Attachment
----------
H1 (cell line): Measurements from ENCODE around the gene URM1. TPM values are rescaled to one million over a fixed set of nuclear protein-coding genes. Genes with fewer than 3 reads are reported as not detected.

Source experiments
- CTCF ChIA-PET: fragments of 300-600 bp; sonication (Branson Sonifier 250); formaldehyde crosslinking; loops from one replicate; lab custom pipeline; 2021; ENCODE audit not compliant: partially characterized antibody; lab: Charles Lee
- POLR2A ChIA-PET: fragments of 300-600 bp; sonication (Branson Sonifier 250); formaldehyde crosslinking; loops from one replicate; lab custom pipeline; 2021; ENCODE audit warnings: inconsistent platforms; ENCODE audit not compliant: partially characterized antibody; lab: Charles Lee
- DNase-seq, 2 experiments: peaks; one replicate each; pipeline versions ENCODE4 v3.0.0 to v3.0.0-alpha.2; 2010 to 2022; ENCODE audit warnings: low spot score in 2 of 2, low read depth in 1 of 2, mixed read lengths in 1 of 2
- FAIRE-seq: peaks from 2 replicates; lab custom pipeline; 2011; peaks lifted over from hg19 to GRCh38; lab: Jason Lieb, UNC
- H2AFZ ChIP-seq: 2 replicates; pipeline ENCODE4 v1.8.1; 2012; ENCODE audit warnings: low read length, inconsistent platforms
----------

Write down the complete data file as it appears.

H1 (cell line): Measurements from ENCODE around the gene URM1. TPM values are rescaled to one million over a fixed set of nuclear protein-coding genes. Genes with fewer than 3 reads are reported as not detected.

Source experiments
- CTCF ChIA-PET: fragments of 300-600 bp; sonication (Branson Sonifier 250); formaldehyde crosslinking; loops from one replicate; lab custom pipeline; 2021; ENCODE audit not compliant: partially characterized antibody; lab: Charles Lee
- POLR2A ChIA-PET: fragments of 300-600 bp; sonication (Branson Sonifier 250); formaldehyde crosslinking; loops from one replicate; lab custom pipeline; 2021; ENCODE audit warnings: inconsistent platforms; ENCODE audit not compliant: partially characterized antibody; lab: Charles Lee
- DNase-seq, 2 experiments: peaks; one replicate each; pipeline versions ENCODE4 v3.0.0 to v3.0.0-alpha.2; 2010 to 2022; ENCODE audit warnings: low spot score in 2 of 2, low read depth in 1 of 2, mixed read lengths in 1 of 2
- FAIRE-seq: peaks from 2 replicates; lab custom pipeline; 2011; peaks lifted over from hg19 to GRCh38; lab: Jason Lieb, UNC
- H2AFZ ChIP-seq: 2 replicates; pipeline ENCODE4 v1.8.1; 2012; ENCODE audit warnings: low read length, inconsistent platforms